The weekend course with Phil went ahead and was great. Sue & Jim were now very 'green' beekeepers. They had quite a lot of problems over the first 2 months, mostly to do with the fact the bees were in conversion from 1/2 Dadant frames to Top Bars. They then got a second nucleus, which were on Top Bars already. These came from Heather Bell bees on the Lizard.
They began keeping a small book, with notes to each other, in the hive. It served as a record of everything they did and how the bees were doing. Unfortunately there was a leak in the roof of one of the hives and the book got wet. Hence the birth of this blog. They added all the notes from the book on here and have since used this as the record of the progress of the apiary.
In May 2013 Jim moved to Herefordshire and we agreed to change the name of the blog to Sue and Mick's Natural Beekeeping as, over the past year, Mick has become more and more interested in and involved with the bees.

Phil Chandler (The Barefoot Beekeeper) website which has links to UK courses and Phil's books etc:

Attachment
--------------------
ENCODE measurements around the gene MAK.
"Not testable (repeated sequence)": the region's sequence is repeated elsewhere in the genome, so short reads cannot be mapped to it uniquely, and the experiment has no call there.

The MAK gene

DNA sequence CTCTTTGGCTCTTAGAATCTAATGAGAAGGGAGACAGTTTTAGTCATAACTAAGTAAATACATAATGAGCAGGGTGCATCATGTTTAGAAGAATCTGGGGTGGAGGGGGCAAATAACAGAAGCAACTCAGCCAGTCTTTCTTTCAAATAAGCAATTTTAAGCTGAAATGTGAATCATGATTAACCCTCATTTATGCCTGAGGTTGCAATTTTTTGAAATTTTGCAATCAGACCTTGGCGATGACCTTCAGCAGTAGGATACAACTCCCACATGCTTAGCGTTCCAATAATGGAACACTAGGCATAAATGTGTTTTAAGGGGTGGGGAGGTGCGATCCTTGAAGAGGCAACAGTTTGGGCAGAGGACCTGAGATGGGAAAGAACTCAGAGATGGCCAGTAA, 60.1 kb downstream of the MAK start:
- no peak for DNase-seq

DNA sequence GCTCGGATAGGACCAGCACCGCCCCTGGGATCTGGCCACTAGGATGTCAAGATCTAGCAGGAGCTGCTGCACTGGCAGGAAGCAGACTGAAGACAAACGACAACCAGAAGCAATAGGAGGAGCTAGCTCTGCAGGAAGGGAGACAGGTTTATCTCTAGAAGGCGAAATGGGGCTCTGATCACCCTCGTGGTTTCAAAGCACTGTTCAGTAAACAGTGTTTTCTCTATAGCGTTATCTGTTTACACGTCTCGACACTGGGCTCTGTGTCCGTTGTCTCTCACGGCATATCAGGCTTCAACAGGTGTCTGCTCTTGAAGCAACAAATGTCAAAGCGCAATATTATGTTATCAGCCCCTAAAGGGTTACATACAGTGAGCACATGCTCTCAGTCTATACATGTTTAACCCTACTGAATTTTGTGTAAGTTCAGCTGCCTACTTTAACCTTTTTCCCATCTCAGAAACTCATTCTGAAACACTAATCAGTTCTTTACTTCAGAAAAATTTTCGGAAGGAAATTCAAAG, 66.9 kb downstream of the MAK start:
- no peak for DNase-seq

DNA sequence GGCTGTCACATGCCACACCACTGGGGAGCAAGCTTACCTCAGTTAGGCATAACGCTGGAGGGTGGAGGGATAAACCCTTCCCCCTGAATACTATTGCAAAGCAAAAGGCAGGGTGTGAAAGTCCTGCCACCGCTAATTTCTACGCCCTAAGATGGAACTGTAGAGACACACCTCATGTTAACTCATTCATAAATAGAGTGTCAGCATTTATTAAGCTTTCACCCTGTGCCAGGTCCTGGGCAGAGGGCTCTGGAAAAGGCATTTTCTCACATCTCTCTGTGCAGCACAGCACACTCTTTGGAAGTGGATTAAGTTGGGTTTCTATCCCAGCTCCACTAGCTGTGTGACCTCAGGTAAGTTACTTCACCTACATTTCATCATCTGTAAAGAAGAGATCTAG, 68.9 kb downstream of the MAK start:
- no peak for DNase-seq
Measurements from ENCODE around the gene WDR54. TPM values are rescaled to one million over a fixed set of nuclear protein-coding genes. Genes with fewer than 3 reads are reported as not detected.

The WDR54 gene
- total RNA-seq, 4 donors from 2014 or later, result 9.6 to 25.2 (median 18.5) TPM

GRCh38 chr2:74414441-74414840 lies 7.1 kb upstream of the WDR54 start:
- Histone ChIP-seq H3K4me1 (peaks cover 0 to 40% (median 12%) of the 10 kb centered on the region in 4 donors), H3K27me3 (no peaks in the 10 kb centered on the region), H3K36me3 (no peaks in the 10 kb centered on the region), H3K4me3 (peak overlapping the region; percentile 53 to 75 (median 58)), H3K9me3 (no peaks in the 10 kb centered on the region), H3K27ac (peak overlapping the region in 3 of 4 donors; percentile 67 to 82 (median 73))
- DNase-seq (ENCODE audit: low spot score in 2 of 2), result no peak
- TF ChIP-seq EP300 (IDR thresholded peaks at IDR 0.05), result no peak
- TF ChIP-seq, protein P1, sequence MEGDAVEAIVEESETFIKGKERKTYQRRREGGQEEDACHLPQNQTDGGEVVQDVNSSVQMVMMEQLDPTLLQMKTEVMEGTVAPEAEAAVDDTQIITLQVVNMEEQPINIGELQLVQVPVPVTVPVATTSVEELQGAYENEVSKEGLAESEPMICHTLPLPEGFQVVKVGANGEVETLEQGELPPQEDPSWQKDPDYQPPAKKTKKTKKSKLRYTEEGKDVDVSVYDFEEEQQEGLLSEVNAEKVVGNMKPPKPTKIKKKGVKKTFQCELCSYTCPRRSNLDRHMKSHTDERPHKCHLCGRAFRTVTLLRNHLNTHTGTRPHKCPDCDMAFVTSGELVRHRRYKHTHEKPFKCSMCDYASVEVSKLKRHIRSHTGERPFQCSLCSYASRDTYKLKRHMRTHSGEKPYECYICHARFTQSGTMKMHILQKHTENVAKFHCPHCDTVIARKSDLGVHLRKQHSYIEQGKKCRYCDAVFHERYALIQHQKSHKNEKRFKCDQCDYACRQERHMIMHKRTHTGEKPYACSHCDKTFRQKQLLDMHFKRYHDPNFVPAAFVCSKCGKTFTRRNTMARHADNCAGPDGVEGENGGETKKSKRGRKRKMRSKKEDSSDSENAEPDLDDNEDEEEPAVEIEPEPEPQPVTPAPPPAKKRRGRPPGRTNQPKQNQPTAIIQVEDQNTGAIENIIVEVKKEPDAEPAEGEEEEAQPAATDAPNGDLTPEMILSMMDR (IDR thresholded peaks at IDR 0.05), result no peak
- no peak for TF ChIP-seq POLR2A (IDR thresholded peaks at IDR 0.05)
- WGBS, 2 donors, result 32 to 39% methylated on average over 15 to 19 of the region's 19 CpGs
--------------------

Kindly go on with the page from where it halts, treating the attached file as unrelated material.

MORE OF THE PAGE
Heather Bell bees - source of Top Bar nucleii although very expensive. It's probably better to try and catch a swarm locally:

Black Native Queens:

Varroa Mesh:
Flash band for hive roof:

Shellac flakes or buttons, they also sell thinner:

Shellac thinner for making up a shellac coating for the inside of a hive, they also sell shellac:

Good quality affordable suits and equipment:

Top Bar hive tools:

Top Bar Hives and Nucleus Boxes:

Paul Holdaway, in our village, makes the hives and nucleus boxes shown in our blog post of 24th March 2017 - the picture taken in the hall. His phone number is 01288 331252

Wednesday, 19 August 2015

Some good news and some bad news!

We checked all of the colonies on 18th August and the bad news is that The Meadows were clearly queenless with very few bees, no brood and hardly any stores. We think they had been being robbed. We then checked The Hangers On who were faring a little better but also had no good brood. There was some and possibly some attempts at making a supersedure queen. We decided to combine the two colonies and rename them The Meadow Hangers. We put them all into the 4' hive with newspaper in between and fed them. We fear they may well die out, but it's too late in the season to give them a chance to make a new queen now.